Russel Wallace : Alfred Russell Wallace (sic)
Dear Sir,--I thank you very much for sending me your beautiful translation of the "Mahabharata," which I have heard much of, but have never before become acquainted with. If, as you say, your translation is almost a literal one, it is indeed a great poem. I am surprised at the clear sequence of the story, which is in itself interesting, but more especially in the force and [[p. 268]] simplicity of the language and the beautiful, often poetical and lofty ideas.
I must also express my admiration of your beautiful, poetical, and rhythmical version in what is to you a foreign tongue. It is perfectly clear and harmonious, and is a pleasure to read; and I am sure that, if better known, it would become a favourite with English readers. I only regret that it has not been issued in a more worthy form, with better paper and a little more margin. You have showed excellent judgement in giving what you do translate in full, with brief connecting prose summaries. I think, however, you should give in notes, or in a glossary at the end, the meaning of the various untranslated Sanskrit words you introduce in your translation. Also the proper names are so numerous that I think, at the commencement of each book, the names of all the persons mentioned should be given, with their positions, titles, and relationships, as in the dramatis personæ of a play. I should like to see a new edition, with illustrations of the chief scenes like that you have as a frontispiece.
I seldom go to London now, but shall have great pleasure in receiving a visit from you here, should you ever be in the vicinity.--Believe me, yours very truly,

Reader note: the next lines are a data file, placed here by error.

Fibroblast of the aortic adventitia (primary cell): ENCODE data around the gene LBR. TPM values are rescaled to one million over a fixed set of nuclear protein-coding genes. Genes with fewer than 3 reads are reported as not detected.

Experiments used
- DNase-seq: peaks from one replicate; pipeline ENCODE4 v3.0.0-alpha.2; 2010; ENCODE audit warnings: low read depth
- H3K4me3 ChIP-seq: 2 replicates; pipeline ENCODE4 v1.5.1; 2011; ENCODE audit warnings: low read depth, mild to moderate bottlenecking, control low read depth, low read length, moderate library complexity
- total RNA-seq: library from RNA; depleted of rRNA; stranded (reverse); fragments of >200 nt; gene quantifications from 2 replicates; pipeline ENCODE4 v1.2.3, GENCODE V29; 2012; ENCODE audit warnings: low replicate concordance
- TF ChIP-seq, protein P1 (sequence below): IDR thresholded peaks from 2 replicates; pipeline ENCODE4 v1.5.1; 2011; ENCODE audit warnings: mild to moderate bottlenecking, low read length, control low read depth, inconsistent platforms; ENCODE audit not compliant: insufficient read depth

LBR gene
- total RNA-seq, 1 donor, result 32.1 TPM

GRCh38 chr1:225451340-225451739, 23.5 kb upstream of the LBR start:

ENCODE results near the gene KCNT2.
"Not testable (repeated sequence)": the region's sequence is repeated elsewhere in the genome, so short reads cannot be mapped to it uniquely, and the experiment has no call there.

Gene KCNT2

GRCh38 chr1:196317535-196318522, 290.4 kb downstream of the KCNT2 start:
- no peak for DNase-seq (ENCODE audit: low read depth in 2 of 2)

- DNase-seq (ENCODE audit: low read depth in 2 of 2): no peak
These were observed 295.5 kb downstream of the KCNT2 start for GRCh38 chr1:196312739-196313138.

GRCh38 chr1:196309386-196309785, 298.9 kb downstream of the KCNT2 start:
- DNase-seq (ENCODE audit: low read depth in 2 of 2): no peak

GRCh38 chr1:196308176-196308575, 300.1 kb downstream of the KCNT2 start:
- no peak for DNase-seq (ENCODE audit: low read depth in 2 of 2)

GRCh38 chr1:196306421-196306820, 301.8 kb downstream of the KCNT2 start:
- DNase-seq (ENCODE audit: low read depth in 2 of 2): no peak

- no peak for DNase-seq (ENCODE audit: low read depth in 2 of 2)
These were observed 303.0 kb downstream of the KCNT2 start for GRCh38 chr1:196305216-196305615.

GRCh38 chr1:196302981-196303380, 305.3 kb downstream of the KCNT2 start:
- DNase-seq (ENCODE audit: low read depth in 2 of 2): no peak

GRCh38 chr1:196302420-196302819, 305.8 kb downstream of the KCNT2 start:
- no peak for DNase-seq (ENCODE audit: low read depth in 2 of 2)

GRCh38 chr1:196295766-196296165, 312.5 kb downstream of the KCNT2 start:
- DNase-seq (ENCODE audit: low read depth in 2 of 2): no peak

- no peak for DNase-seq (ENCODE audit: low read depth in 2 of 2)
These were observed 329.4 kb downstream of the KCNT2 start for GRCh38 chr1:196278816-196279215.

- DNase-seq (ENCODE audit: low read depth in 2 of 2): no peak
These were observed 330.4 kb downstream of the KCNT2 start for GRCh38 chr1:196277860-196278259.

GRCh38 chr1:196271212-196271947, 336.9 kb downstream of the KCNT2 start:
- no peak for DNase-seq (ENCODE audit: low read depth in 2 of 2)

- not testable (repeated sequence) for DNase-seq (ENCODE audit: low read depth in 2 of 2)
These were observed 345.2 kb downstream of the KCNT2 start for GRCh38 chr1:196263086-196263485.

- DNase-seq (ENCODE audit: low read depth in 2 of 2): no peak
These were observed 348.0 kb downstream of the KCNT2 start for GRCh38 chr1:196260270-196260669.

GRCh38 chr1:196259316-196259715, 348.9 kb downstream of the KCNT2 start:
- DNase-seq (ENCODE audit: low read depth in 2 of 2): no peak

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My dear Sir,--Very many thanks for the copy of the large edition of your translation of the "Mahabharata." It is very elegant and well worthy of the great poem, and I hope will have a large sale. I waited to finish reading the poem before writing to you, and I have also read the earlier books over again with even greater pleasure than at first. One wants to know the characters and all the chief ideas of such a poem before it can be duly appreciated, hence a second reading is necessary. I have noted, while reading, a number of places where I think the wording can be improved or the meaning better expressed, and also a few press errors. I enclose you notes of all these, with new readings suggested in many cases, which I hope may be of use to you in correcting for a new edition.
The "Story of Savitri" is the gem of the whole poem, and I cannot recall anything in poetry more beautiful, or any higher teaching as to the sanctity of love and marriage. We have really not advanced one step beyond this old-world people in our ethical standards. How fine and lofty, too, is Krishna's exposition of a king's duties at the end of Book III. Draupadi's [[p. 269]] plaint and Dhrita-Rashtra's kindness are also very fine, and the acceptance of slavery by these warlike princes on a point of honour is grand, though we may consider it excessive.
The least satisfactory part of the poem is the fact of Draupadi, after having accepted Arjun, becoming the wife of Judhishthir. Considering her character, that seems very extraordinary. Was she married to Arjun or Judhishthir? I cannot believe that she became the wife of five in common. I wish you had translated the main part of the wedding ceremony. Also the great game of dice, which must surely lend itself to some fine poetry. But, even as you give it, it is a grand poem.--Believe me, yours very faithfully,
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[[p. 287]] Parkstone, Dorset,
Dear Sir,--Many thanks for sending me your book on "Famines in India"; with its numerous appendices and statistics, it is of great value, and will be an indispensable book of reference on various questions relating to the social and economic condition of India, and our (mis)government of it.--Yours very truly,
Alfred R. Wallace.